Monday, May 29, 2023

True Crime Documentary Premieres at Guild Cinema

Filmmaker Charlie Minn Examines Albuquerque Hate Crime


Thirty years ago Charlie Minn landed his first big job in broadcast media straight out of college. It was here in Albuquerque. He became the weekend sports anchor for KRQE (KGGM at the time) and was known for his overenthusiastic bluster. "I almost don't even know who that person was anymore," says a somewhat amused Minn, who now spends his time in El Paso and New York working as a documentary filmmaker. "Those are memories that will be with me forever, and Albuquerque will always be a piece of my heart."

Minn returns to the Duke City on April 26 to premiere his newest true crime documentary, I Hate Asians. The film explores the Jan. 24, 2022 murder of Sihui Fang, the 45-year-old owner of a Northeast Albuquerque spa and massage parlor who was shot to death during a robbery. Minn uses the case to expound on the wave of Asian hate crimes that swept America in the wake of the COVID pandemic and the election of President Donald Trump.

"The film revolves around an extreme local crime that I think most people don't really know about," says Minn. "Sihui Fang, to me, is a hero. A female Asian going up against two male criminals with guns? ... Tell me that's not balls."

Minn sees Sihui Fang as "a perfect example of someone pursuing the American dream. She came to this country dirt poor, didn't know the language. During her massage breaks she was literally studying English. This is how much this lady loved the United States of America. And for her to be cut down in such a violent manner really gives Albuquerque a black eye."

Fang's death speaks not only to our city's unfortunate rise in violent crime, but to a nationwide increase in crimes aimed at Asian-Americans. "The big picture on this one is that Asians are being attacked," says Minn. "Ever since Donald Trump called COVID-19 'Kung-Flu' and 'the Chinese Virus,' hate crimes toward Asians have skyrocketed." According to statistics quoted in Minn's film, Asian hate crimes have jumped 300 percent in the last five years.

"Asians need to fight back. We need more activism. We need more awareness. Obviously, me being Asian, this is a personal thing for me," admits Minn. "It's unfortunate that the so-called leader of our country has to ignite violence rather than quell violence."

Within a week of Fang's murder, Jorge Rivera-Ramirez and Juan Carlos Hernandez, both 18 at the time, were arrested and charged on an Open Count of Murder, Kidnapping, Armed Robbery (Deadly Weapon), Tampering with Evidence and Conspiracy. Both have pled "not guilty." Using surveillance footage from several Albuquerque businesses, though, I Hate Asians shows how Rivera-Ramirez and Hernandez targeted a string of Asian massage parlors around Albuquerque leading up to the deadly confrontation with Fang. "They had done it in the past. They worked as a pair. One of them even admitted to it," says Minn.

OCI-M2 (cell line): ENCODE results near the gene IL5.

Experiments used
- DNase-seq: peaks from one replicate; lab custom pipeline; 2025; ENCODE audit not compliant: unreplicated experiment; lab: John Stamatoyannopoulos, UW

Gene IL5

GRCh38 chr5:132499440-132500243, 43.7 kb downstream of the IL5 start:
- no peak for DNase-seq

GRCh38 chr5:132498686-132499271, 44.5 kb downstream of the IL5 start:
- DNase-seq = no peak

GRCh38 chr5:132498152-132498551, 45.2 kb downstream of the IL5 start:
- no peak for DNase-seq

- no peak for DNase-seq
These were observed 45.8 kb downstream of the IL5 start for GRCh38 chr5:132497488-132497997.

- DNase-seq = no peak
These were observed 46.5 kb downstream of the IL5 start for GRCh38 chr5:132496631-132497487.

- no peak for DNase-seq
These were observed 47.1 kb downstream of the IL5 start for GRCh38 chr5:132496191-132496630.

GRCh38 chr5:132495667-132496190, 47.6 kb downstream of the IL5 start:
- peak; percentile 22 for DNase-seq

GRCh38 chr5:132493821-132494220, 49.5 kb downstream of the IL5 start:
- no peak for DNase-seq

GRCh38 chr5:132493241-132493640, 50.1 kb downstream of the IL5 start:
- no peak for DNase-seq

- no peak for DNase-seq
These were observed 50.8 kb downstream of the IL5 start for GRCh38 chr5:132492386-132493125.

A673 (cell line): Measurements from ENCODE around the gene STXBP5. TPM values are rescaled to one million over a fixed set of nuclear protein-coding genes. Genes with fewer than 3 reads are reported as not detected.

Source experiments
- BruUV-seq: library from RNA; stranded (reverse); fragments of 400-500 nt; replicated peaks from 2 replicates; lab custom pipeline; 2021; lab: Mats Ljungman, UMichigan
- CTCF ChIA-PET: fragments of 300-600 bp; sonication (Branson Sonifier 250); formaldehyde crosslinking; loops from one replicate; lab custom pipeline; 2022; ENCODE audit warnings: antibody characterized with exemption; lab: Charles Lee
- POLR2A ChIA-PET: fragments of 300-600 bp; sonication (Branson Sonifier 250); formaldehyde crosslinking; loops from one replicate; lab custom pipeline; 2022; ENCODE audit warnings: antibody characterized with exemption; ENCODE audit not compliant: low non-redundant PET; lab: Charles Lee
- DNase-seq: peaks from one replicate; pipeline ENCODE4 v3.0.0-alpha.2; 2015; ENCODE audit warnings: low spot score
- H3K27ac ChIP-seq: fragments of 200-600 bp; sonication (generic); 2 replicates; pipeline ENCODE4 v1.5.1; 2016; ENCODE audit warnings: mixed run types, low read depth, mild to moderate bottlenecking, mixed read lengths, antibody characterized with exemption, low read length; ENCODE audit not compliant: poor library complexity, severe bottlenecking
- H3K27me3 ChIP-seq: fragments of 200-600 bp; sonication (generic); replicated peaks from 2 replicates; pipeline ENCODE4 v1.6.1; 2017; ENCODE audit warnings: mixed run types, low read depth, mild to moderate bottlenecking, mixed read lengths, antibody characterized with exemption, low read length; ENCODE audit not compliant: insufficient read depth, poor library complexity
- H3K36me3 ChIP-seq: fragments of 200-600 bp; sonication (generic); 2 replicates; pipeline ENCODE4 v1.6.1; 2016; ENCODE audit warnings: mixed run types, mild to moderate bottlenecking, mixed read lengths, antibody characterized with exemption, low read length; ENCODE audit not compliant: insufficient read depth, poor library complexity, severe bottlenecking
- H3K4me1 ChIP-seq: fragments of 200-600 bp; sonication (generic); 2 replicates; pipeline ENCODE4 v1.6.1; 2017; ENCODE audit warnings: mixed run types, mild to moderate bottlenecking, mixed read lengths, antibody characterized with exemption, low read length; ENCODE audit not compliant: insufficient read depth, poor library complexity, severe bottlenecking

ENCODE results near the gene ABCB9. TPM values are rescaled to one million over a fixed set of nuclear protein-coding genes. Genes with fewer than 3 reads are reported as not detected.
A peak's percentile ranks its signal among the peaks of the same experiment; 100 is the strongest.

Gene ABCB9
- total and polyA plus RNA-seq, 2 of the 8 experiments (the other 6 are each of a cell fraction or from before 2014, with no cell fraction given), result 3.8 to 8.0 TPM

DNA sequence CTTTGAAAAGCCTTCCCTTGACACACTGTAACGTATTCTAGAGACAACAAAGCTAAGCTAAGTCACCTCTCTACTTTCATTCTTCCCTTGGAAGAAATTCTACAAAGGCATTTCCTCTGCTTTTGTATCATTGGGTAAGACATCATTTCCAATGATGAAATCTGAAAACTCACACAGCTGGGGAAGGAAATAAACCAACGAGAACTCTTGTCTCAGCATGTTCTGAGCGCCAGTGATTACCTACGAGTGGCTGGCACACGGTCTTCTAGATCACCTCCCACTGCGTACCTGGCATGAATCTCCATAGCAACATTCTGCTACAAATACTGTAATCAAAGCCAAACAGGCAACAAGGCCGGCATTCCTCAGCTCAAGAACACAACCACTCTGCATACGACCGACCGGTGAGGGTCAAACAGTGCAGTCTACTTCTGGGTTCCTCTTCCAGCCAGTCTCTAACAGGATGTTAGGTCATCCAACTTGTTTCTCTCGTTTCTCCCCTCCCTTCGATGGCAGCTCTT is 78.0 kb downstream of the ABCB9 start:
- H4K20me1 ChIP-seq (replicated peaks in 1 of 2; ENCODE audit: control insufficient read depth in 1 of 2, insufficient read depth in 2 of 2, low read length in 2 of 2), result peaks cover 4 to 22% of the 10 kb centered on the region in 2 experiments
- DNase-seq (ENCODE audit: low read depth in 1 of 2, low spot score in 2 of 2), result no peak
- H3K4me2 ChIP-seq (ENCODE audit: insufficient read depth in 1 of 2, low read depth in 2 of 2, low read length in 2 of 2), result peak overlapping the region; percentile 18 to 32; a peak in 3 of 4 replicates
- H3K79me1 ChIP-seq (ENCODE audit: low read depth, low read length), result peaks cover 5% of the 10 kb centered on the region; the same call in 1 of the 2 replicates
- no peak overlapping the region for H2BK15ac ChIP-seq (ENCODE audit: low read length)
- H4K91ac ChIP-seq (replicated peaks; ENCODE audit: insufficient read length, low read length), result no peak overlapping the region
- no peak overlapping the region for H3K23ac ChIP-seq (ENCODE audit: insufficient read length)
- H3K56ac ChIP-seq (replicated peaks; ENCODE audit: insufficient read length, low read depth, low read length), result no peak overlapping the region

Sadly, it's a pattern seen all across America recently. "Before Sihui Fang's murder, Atlanta went though that horrible day when three massage parlors were stuck up and there were a bunch of Asians that were killed," points out Minn, referencing the notorious 2021 Atlanta spa shootings which led to the deaths of eight people—six of whom were of Asian decent. "I felt as if that thing got a lot of attention. And deservedly so. Which is great, because the awareness is the most important thing. Because that leads to justice, hopefully."

But when Albuquerque's massage parlor killing followed less than a year after Atlanta's, Minn saw media attention die down. "I was, like, wait a minute, how come Albuquerque didn't get the type of attention that Atlanta did? So I said to myself, well, my job is to inform, to educate, to raise awareness. I can hear those words in my sleep: inform, educate, raise awareness for change. That's why I make my documentaries. I said to myself, here's a great chance to spread awareness to something that I thought was overlooked. It didn't close get close to the attention Atlanta got. And," says Minn, "it was a chance to come home in a way. I had never done a movie in Albuquerque before."

After parting ways with KRQE, Minn heard about the Las Cruces bowling alley massacre—a harrowing 1990 crime case in which seven people were shot, four fatally. He ended up moving down to the El Paso area to make the 2011 documentary Nightmare in Las Cruces. The case remains unsolved to this day. To mark the crime's recent 30th anniversary, Minn held screenings around New Mexico. While making the film, El Paso became Minn's "adopted city." He went on to make a number of documentary features about the border region, including 8 Murders a Day, The New Juarez and Bullets at the Border. Today, he's got nearly 40 documentary features under his belt, most all of them concentrated on real-life crimes.

Minn's hope is that I Hate Asians will see justice meted out to Sihui Fang's killers. "If this film helps prosecutors put both of them away for good, then that's a good thing. That said, one of them, I understand, is going to have a plea bargain [hearing] on the 25th of this month, which is a day before the movie comes out, coincidentally."

I Hate Asians premieres Wednesday, April 26 at Guild Cinema (3405 Central Ave. NE) at 4, 6 and 8pm. The film has been subtitled in Mandarin. Minn will be on hand for a post-film Q&A.


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